CJ: “We don’t use ANY James Brown.”
Well, three cheers for that. But most hip hop quotes recognisable extracts rather than disfigures or alchemises its sources.
Dan: “No one in the genre has really broken out of that. There’s a few classic samples that have just been used over and over again. It’s the cliquey-ness of it I suppose. If you’re ghetto-ised, you tend to listen to the music of the ghetto.”
How did they get hitched to ZTT? And will they be able to evade the ZTT jinx?
Dan: “Well, we’re gonna find that out next week, when the single’s out. I suppose we’re the first band they’ve ever had to try and break…”
Perhaps the first band, period: as in a unit of people who play together. Most ZTT product seems to be assembled by floating session hacks and overbearing producers, which isn’t necessarily bad provided anonymity is the aim (as with House etc). But ZTT set such store in flair, elan, charisma, the signature.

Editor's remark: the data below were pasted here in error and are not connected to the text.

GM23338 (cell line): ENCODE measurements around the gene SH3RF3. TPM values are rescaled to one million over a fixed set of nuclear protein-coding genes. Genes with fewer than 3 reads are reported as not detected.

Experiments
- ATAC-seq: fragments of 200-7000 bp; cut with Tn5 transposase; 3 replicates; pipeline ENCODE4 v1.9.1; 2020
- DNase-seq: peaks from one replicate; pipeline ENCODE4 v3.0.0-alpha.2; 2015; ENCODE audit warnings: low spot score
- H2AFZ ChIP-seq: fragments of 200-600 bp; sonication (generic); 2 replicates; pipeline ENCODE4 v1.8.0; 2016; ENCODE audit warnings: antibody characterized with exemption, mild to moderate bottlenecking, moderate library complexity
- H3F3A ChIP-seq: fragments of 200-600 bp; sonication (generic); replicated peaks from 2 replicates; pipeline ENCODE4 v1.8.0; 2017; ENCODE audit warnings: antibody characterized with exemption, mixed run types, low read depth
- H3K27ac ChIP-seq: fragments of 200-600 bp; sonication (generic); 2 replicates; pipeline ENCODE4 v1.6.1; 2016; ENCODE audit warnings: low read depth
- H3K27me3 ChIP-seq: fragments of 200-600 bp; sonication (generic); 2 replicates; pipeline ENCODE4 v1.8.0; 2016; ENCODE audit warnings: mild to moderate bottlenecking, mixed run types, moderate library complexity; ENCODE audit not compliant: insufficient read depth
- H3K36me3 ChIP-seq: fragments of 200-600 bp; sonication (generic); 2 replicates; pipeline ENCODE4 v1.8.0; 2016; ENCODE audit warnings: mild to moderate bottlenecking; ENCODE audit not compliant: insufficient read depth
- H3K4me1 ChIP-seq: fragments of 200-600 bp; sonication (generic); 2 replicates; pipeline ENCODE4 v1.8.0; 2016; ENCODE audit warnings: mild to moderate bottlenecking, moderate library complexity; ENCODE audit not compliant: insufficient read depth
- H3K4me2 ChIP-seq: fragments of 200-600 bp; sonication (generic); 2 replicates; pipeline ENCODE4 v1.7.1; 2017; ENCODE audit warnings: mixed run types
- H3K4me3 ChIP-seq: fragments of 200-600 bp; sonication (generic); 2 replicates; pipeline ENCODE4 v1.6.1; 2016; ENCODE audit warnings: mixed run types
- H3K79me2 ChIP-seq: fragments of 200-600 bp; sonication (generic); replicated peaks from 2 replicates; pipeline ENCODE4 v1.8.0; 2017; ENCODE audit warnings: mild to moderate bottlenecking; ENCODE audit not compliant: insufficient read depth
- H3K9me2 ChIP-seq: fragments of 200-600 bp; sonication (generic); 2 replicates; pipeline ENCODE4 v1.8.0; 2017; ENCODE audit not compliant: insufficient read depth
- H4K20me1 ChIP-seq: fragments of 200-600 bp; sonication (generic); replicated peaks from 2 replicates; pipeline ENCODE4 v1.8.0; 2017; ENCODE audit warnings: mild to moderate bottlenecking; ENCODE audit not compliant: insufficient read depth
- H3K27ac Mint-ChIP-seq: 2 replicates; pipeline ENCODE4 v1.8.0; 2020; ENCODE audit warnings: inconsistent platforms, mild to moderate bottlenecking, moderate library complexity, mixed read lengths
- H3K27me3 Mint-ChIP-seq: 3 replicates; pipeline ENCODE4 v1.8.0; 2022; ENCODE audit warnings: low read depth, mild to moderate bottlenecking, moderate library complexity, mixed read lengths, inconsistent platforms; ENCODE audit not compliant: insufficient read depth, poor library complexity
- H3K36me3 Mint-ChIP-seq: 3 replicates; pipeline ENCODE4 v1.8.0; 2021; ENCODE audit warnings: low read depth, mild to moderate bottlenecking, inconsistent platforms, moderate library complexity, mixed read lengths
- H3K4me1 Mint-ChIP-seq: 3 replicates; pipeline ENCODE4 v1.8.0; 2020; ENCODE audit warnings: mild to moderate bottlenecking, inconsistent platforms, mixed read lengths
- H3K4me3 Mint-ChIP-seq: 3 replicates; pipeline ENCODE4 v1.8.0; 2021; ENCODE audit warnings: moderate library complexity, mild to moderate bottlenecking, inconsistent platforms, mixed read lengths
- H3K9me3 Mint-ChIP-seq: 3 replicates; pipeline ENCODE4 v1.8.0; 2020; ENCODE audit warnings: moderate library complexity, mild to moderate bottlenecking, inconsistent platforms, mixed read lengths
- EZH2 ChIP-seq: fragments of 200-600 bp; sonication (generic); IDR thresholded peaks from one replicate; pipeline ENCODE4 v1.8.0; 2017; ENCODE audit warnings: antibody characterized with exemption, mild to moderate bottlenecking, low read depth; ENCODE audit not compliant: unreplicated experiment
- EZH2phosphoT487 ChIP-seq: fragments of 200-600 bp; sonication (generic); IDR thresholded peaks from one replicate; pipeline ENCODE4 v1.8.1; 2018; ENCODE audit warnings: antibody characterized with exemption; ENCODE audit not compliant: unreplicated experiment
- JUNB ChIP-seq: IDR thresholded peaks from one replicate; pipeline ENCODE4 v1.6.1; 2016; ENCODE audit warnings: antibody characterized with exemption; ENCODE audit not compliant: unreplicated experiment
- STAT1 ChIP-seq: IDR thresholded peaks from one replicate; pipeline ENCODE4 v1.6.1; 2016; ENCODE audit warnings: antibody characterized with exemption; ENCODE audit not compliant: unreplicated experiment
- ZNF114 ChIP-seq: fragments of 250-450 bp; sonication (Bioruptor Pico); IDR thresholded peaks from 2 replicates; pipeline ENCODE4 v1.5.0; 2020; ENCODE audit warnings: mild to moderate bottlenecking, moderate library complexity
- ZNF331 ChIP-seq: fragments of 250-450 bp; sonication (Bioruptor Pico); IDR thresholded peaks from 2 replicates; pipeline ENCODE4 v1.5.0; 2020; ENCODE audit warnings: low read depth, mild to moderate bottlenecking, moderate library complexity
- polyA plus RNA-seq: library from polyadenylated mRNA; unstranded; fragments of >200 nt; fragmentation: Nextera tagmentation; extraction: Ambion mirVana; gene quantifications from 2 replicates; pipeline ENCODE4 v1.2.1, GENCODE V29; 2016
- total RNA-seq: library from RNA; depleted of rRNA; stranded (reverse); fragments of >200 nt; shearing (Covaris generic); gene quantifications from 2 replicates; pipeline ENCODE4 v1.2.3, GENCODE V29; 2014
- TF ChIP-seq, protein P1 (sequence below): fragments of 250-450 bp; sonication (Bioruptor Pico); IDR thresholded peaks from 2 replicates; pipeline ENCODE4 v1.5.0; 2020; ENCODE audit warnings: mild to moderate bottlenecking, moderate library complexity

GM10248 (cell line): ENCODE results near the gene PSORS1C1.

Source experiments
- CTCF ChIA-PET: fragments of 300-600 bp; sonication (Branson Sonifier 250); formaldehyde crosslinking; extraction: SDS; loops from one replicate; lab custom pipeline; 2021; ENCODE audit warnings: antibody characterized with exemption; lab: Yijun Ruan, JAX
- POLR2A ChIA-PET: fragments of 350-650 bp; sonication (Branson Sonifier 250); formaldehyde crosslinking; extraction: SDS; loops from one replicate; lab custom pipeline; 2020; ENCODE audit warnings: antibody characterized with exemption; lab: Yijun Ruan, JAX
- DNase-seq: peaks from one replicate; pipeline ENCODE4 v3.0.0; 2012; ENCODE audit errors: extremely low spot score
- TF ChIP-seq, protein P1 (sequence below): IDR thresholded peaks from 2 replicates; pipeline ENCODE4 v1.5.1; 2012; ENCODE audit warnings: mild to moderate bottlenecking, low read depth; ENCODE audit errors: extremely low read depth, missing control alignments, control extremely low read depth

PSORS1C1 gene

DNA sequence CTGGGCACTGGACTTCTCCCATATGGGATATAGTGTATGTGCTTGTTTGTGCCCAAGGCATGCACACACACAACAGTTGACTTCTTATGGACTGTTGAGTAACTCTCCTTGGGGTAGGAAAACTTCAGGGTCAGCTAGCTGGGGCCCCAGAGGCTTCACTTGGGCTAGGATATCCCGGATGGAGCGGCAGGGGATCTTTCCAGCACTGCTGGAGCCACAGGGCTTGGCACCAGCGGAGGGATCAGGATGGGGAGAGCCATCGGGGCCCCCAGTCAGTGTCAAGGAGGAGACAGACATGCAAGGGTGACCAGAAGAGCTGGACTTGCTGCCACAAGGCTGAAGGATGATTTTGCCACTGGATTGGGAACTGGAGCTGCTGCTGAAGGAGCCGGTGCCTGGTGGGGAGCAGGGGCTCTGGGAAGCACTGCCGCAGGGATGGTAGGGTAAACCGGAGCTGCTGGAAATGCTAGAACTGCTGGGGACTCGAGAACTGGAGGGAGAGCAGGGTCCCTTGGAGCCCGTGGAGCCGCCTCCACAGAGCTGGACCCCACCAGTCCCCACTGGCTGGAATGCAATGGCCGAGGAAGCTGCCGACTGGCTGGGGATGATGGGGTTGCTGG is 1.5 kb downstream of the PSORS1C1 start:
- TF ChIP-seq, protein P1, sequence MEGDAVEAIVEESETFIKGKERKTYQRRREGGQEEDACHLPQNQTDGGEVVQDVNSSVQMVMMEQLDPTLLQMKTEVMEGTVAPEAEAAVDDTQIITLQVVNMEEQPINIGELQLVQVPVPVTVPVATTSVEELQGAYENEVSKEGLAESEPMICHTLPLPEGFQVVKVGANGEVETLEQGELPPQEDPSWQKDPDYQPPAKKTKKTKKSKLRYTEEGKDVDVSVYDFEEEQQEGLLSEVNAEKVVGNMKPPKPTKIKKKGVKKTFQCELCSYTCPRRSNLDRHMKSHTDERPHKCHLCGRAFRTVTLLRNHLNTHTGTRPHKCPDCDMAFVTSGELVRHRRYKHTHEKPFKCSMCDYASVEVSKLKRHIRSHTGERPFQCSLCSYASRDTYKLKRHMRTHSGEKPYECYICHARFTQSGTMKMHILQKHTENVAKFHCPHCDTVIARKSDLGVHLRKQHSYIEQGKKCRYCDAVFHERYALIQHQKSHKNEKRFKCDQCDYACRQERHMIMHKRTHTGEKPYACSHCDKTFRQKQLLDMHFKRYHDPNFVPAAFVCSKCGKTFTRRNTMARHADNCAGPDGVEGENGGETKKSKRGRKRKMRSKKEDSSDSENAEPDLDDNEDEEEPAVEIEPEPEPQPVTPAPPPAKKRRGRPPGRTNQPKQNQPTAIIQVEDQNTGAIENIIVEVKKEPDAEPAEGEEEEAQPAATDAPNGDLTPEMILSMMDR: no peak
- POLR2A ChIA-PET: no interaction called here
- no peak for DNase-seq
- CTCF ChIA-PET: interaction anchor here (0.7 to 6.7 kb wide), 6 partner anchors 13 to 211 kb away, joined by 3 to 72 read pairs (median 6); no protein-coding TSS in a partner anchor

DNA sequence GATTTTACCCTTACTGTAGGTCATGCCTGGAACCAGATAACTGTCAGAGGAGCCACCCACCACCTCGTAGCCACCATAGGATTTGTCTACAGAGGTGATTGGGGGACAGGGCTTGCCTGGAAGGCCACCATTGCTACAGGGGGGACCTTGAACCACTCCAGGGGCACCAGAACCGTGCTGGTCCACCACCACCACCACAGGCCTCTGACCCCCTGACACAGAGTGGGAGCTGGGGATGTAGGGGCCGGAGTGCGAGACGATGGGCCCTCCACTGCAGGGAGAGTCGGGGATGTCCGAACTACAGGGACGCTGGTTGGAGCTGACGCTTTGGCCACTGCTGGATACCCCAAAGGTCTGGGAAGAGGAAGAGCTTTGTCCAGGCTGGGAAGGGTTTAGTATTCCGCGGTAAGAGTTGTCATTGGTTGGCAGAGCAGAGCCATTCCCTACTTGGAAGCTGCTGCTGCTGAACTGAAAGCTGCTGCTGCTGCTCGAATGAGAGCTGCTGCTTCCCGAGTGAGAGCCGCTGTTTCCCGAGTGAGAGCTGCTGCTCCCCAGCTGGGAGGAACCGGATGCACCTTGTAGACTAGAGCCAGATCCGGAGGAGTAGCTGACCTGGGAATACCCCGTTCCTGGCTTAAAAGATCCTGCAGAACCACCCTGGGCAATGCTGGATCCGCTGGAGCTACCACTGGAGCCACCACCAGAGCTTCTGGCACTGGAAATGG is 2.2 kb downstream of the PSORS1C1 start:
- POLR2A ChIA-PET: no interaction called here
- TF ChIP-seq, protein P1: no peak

”They’ll have to grow out of their arty crap. When ZTT did all that quoting from poets, it was alright, but it’s old hat now. I think they’re in a sort of growing process right now.”
John: “I think they’re good in that they still have a real enthusiasm, which you wouldn’t find on some of the bigger labels.”
Dan: “Also they’re not dealing with idiots anymore. I mean, God bless the Frankies, but they’re not the brightest people in the world. They seemed to be happy so long as they got the birds and the booze, but we’re not like that, we’ve got other ideas.”